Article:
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The Challenge of Congressional Redistricting

State Rep. Daryl Metcalfe (R-Butler)

Darly Metcalfe Seeks Congressional Map that's Legal, Constitutional and Fair

Every ten years state lawmakers are called upon to redraw the state’s Congressional map.  In addition to ensuring population equity and fair representation of minorities, PA lawmakers must again account for the loss of a Congressional seat due to population shifts.  “When you’re shrinking from 19-members in Congress to 18, you have to grow the districts, and somebody’s going to lose a Congressman,” says State Rep. Daryl Metcalfe (R-Butler), who chairs the House State Government Committee.  The House and Senate State Government Committees have just wrapped up a third joint public hearing on the Congressional redistricting process. 

Executive director of Common Cause PA, Barry Kauffman, offered his redistricting wish list during Tuesday’s testimony.  He told the committee that respect for county and municipal boundaries should be a central feature.  “People need to know who their legislator is, both in order to contact her or him, and to be motivated to vote.  And, uncertainty is depressing both to citizen action and voter turnout.” 

Kauffman also argued in favor of compact districts: “The more linear a district is, and the less it resembles either an ideal circle or hexagonal shape, the harder it becomes for people to know their representatives, to feel themselves as a part of a community of interest, to care about elections, or to participate themselves,” Kauffman testified.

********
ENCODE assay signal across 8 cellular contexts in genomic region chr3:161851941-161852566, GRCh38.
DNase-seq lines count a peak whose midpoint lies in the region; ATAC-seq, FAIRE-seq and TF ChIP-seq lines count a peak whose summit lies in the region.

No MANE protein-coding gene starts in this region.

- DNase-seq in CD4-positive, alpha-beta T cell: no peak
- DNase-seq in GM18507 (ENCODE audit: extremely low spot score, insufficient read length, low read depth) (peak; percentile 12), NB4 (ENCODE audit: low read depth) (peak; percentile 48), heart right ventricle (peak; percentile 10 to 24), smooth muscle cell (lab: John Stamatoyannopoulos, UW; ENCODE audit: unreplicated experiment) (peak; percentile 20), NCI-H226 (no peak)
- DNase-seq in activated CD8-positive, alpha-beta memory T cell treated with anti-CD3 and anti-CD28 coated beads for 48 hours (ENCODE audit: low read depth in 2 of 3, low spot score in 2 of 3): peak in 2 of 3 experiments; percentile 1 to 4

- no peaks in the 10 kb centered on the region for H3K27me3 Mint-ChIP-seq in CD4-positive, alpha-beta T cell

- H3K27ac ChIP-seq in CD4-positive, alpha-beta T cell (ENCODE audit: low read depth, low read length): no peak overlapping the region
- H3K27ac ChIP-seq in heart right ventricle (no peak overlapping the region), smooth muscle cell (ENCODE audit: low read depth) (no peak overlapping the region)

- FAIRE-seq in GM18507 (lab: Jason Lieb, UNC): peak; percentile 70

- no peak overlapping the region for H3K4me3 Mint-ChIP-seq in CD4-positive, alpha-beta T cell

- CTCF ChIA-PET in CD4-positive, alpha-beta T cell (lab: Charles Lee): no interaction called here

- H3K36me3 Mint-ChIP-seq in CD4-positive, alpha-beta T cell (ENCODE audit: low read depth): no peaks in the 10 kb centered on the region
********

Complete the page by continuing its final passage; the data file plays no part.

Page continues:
While Kauffman raised concerns of “painfully convoluted” districts, Rep. Metcalfe did not commit to specifics in the eventual Congressional map.  “I will stand for making sure that the final product is constitutional, legal and fair,” Metcalfe told reporters after Tuesday’s capitol hearing.  No additional public hearings are planned at this time, but the committees will schedule more as needed.  Metcalfe hopes for a final product in mid to late fall.      

Congressional redistricting is traditionally done through the legislative process in Harrisburg.  Like other legislation, a bill must be passed by both chambers and be signed by the governor.  It is separate from the legislative redistricting process, which is handled by the Legislative Reapportionment Commission. 

PA's Current Congressional Map

PA's Current Congressional Map